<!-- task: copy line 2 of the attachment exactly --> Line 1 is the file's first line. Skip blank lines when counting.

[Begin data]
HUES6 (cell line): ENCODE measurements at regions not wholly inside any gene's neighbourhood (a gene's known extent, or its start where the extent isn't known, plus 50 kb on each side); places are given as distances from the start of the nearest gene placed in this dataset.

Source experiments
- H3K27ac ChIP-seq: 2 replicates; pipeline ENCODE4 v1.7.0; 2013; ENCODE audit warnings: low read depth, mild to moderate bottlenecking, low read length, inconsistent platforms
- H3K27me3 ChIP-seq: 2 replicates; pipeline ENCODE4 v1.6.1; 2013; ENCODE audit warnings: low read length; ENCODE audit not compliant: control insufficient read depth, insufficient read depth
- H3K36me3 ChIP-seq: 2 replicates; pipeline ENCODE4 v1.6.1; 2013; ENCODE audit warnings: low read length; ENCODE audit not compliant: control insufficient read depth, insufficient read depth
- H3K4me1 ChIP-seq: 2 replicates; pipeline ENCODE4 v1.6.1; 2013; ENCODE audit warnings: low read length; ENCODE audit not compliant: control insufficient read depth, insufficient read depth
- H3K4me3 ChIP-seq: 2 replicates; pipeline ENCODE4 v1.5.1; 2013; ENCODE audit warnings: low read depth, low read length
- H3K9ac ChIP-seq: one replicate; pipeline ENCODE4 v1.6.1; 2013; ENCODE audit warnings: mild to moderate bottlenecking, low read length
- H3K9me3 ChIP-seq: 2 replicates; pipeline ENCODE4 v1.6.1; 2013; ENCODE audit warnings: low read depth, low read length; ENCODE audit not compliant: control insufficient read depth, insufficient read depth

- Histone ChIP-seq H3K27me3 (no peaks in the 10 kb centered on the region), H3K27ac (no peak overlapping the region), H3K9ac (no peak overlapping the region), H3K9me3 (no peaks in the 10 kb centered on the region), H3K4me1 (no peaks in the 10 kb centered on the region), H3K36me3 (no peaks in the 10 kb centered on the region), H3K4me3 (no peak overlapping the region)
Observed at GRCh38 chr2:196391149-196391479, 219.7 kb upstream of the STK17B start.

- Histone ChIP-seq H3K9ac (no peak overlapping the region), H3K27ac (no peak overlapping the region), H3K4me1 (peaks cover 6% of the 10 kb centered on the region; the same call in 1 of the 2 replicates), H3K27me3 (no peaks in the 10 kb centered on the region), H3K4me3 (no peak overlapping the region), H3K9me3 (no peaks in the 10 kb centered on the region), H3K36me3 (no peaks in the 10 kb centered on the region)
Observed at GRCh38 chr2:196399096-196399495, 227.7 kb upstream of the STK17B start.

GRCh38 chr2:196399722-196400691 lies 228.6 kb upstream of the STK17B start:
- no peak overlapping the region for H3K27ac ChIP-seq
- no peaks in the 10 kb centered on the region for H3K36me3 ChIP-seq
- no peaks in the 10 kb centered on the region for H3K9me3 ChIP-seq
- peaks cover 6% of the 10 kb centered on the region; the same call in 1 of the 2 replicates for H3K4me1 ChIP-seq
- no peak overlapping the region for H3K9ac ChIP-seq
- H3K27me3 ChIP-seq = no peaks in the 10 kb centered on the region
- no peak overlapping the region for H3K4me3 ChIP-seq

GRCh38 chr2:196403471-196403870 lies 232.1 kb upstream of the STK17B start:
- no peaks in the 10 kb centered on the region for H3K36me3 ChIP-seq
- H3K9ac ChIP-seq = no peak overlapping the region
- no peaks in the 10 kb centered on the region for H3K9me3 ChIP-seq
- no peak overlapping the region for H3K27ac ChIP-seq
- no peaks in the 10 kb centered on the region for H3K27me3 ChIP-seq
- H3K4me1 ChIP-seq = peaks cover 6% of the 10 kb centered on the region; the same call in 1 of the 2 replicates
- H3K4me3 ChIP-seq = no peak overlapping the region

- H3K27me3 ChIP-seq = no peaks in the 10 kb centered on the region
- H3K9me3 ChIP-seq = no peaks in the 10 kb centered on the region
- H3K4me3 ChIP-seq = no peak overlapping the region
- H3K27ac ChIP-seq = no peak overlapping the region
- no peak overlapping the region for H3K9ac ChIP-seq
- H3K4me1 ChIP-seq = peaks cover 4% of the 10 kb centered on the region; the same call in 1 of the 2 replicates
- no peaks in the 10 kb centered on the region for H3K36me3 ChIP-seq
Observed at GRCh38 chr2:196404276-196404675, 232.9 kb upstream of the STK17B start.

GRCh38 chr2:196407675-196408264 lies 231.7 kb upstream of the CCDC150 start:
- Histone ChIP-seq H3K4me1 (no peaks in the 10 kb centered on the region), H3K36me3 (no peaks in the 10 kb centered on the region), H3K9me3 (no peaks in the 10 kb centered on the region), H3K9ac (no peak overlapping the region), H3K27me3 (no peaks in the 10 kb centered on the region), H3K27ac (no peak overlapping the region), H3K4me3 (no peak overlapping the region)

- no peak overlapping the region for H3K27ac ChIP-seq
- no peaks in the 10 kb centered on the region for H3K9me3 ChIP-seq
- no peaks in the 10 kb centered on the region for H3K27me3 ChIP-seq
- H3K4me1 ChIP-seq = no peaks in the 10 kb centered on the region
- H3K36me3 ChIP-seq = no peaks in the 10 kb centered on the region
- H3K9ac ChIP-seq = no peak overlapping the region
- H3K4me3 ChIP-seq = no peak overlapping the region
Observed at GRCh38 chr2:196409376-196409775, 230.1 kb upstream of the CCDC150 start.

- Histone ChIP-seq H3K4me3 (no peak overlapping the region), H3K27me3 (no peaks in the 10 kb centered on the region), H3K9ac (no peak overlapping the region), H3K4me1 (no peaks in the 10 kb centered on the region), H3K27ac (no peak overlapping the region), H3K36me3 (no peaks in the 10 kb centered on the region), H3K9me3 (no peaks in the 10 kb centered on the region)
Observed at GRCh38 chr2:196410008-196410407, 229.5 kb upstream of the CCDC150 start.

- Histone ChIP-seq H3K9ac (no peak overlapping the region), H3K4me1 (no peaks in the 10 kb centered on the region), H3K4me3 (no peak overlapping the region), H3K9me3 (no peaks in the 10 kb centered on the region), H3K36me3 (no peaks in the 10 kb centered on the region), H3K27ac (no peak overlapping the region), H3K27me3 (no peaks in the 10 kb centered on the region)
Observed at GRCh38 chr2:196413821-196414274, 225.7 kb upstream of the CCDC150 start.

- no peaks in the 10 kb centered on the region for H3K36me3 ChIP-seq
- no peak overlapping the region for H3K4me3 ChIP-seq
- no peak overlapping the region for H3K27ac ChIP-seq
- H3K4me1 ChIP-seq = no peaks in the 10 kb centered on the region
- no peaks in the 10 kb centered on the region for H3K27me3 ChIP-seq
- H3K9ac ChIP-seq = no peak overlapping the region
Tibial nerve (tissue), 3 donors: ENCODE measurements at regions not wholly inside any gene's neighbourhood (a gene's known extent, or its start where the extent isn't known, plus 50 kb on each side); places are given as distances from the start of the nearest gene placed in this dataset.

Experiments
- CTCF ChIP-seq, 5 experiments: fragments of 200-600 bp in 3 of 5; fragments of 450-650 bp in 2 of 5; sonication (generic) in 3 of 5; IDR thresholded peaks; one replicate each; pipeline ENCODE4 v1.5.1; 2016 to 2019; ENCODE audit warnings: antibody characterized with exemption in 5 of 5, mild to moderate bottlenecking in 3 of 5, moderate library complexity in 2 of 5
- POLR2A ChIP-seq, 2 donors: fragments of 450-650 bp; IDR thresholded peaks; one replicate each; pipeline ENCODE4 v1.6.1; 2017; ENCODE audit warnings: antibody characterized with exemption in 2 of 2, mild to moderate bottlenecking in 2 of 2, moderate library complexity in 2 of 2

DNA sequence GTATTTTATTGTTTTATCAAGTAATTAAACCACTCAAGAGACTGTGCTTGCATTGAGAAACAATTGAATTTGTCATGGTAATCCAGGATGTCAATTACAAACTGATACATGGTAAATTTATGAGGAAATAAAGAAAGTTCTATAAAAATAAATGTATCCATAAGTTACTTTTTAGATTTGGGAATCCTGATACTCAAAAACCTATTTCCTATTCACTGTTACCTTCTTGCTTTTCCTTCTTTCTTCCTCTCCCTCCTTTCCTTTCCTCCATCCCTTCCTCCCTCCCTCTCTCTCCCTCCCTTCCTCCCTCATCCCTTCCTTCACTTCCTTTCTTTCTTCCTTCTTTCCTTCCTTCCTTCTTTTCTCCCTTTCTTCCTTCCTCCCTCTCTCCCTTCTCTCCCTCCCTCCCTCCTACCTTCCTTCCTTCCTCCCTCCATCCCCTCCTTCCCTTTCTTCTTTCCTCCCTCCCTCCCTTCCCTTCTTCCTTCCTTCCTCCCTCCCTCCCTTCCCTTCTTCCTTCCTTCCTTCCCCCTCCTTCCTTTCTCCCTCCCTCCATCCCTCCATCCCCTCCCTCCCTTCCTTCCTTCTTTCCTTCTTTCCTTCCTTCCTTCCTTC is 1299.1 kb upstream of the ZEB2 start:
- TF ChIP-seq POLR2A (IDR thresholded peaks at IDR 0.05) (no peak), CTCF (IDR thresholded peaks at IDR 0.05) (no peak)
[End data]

Source experiments